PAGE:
• Document: A COLLABORATIVE APPROACH TO HUMAN RIGHTS IMPACT ASSESSMENTS
  • Size: 3.92 MB
  • Uploaded: 2019-02-13 10:40:13
  • Status: Successfully converted


Some snippets from your converted document:

IMPACT ASSESSMENTS A COLLABORATIVE HUMAN RIGHTS APPROACH TO A COLLABORATIVE APPROACH TO HUMAN RIGHTS IMPACT ASSESSMENTS A COLLABORATIVE APPROACH TO HUMAN RIGHTS IMPACT ASSESSMENTS © March 2017 Acknowledgments This paper was jointly written by the following organizations and people: • Columbia Center on Sustainable Investment (CCSI)—Kaitlin Y. Cordes and Sam Szoke-Burke • Danish Institute for Human Rights (DIHR)—Tulika Bansal • Sciences Po Law School Clinic—Manon Aubry, Adrien Le Louarn, Jeremy Perelman, and Marie Poirot The paper greatly benefited from the research assistance and support of CCSI interns Daniel Allman, Valantina Amalraj, and Andrew Wilcock; DIHR fellow Flavia Fries; and Sciences Po students Catherine Dorgnac, Chloé Lesage, and Adam Thompson. For their helpful suggestions regarding this paper, we would like to thank Desirée Abrahams, Day Associates; Andrea Biswas-Tortajada, Nestlé S.A.; Caroline Brodeur, consultant; Hervé Deguine, Michelin; Gitte Dyrhagen Husager; DanChurchAid, Alejandro Gonzalez, Good Electronics Network; Nora Götzmann, DIHR; Susan Joyce, On Common Ground; Özgür Kahale, DLA Piper France; Juliet Lamberti, Poder; Dhanis Rukan, The Carter Center; Carole Samdup, Canada Tibet Committee; Irit Tamir, Oxfam America; Ame Trandem, SOMO; Matthew Wooten, Fair Food Standards Council; Yann Wyss, Nestlé S.A.; and Sarah Zoen, Oxfam America. We also extend a deep thanks to everyone who graciously allowed us to interview them for this project. We are extremely grateful for financial support from The Tiffany & Co. Foundation, which supported the final research stage, a roundtable in December 2016 to discuss an initial version of this paper, and the drafting and publication of this paper. The views expressed in this paper do not necessarily represent those of the Tiffany & Co. Foundation. We are also grateful to DLA Piper UK LLP for hosting the December 2016 roundtable in their Paris office. Suggested citation Columbia Center on Sustainable Investment, Danish Institute for Human Rights, and Sciences Po Law School Clinic, A Collaborative Approach to Human Rights Impact Assessments, March 2017. Graphic Design: heddabank.dk About the partners The Columbia Center on Sustainable Investment is a joint center of Columbia Law School and the Earth Institute at Columbia University. Its mission is to develop practical approaches for governments, investors, communities, and other stakeholders to maximize the benefits of international investment for sustainable development. This includes an explicit focus on international investments and human rights, under which CCSI has provided support to the Carter Center and local partners in conducting community-led HRIAs of mining and infrastructure projects in the Democratic Republic of the Congo. The Danish Institute for Human Rights is Denmark’s National Human Rights Institution. Its mandate is to promote and protect human rights and equal treatment in Denmark and abroad. The Human Rights and Development Department focuses on the role of the private sector in respecting human rights. DIHR has led a large number of company-initiated HRIAs in various sectors; has developed a guide, in collaboration with IPIECA, on how to integrate human rights into environmental and social impact assessments; and, in partnership with the Institute for Human Rights and Business, has developed and piloted a methodology to assess the human rights impacts of an entire sector through Sector Wide Impact Assessments. In 2016, DIHR launched the road-testing version of its HRIA Guidance and Toolbox, a resource that contains guidance and practical tools and templates for conducting, commissioning, reviewing or monitoring human rights impact assessments of business projects and activities. The Sciences Po Law School Clinic is an experiential learning program, set within the Sciences Po Law School and articulated around local, national, and global public interest projects and objectives. Masters-level students, academics, and practitioners work together within the clinic’s four programs. Within the clinic’s Human Rights, Economic Development and Globalization (HEDG) program, students have worked with the Carter Center’s Lubumbashi office and local organizations to develop community-led HRIAs of mining projects in the Democratic Republic of the Congo, and are currently assisting a French multinational company to develop a HRIA tool. TABLE OF CONTENTS What is this paper about, and who is it for? 6 Executive summary 7 Introduction 13 Reasons for undertaking a collaborative HRIA and factors to consider 19 Why participate? 19 Shared incentives for companies, project-affected people, and other key stakeholders 19 Incentives for companies 20 Incentives for project-affected people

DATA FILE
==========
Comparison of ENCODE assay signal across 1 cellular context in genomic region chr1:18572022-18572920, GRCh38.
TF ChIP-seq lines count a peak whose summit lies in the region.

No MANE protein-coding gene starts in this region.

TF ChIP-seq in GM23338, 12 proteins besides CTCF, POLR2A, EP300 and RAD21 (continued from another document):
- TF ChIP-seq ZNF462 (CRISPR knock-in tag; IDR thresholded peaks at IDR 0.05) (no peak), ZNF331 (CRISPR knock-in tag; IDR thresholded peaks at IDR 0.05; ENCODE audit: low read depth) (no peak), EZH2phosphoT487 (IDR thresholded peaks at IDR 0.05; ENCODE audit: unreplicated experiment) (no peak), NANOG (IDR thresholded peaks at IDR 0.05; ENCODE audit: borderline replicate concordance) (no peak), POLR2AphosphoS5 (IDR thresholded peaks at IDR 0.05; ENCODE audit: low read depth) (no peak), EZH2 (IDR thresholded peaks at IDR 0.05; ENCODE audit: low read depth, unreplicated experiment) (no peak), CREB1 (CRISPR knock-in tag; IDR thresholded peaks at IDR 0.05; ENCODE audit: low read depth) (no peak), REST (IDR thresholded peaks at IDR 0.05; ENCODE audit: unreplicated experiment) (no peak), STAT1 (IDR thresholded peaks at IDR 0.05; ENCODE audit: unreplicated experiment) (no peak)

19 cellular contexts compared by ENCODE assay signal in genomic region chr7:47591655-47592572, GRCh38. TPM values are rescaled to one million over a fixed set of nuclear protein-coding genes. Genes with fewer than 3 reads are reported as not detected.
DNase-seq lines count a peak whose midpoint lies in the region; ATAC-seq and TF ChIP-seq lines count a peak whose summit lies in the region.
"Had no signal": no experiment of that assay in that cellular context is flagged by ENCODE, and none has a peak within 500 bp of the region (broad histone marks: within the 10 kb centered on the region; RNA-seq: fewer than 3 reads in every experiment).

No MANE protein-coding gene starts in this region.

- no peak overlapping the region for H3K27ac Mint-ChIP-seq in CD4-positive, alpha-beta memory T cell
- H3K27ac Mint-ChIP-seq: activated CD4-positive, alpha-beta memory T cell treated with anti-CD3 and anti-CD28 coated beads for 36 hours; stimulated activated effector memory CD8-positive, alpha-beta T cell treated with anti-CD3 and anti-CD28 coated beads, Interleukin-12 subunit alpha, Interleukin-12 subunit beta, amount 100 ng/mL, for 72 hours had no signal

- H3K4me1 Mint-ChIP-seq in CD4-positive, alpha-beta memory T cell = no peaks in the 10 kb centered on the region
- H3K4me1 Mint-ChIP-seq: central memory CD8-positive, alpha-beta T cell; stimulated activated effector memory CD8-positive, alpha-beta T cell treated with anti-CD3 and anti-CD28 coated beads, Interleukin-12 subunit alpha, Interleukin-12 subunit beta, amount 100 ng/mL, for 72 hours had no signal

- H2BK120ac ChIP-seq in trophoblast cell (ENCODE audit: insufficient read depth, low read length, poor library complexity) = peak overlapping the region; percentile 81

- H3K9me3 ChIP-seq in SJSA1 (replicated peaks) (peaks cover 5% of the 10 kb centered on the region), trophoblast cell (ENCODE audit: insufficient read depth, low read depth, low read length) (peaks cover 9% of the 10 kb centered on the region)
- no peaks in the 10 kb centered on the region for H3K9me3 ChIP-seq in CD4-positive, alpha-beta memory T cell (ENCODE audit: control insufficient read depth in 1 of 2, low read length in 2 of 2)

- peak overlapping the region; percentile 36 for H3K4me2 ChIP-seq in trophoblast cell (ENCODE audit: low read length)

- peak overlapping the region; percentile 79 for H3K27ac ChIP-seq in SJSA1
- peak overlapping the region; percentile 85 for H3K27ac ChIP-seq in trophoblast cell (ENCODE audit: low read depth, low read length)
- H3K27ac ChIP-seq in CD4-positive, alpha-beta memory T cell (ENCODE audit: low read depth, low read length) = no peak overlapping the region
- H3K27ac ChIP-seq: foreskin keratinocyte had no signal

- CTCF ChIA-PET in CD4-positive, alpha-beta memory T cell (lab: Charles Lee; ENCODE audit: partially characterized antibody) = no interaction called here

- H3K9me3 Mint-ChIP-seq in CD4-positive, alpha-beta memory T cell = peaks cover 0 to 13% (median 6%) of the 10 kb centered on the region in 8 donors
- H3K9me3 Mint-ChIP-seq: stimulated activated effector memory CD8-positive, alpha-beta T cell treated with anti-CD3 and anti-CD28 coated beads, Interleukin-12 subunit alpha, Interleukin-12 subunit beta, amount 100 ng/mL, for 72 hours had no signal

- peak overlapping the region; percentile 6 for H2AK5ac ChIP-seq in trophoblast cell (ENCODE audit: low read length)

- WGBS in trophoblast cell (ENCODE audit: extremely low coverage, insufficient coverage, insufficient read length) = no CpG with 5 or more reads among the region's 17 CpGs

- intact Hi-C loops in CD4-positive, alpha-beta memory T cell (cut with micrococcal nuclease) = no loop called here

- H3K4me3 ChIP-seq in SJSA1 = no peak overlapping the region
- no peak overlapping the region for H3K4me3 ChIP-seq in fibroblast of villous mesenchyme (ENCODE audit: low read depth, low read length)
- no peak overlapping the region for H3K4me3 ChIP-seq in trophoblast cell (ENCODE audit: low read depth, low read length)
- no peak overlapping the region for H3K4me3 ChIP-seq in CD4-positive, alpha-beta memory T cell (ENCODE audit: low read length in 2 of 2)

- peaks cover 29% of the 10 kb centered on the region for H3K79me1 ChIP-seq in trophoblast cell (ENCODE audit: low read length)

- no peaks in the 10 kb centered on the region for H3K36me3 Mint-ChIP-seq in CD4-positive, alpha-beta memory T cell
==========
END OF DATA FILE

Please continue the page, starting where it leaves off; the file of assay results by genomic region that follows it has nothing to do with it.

Recently converted files (publicly available):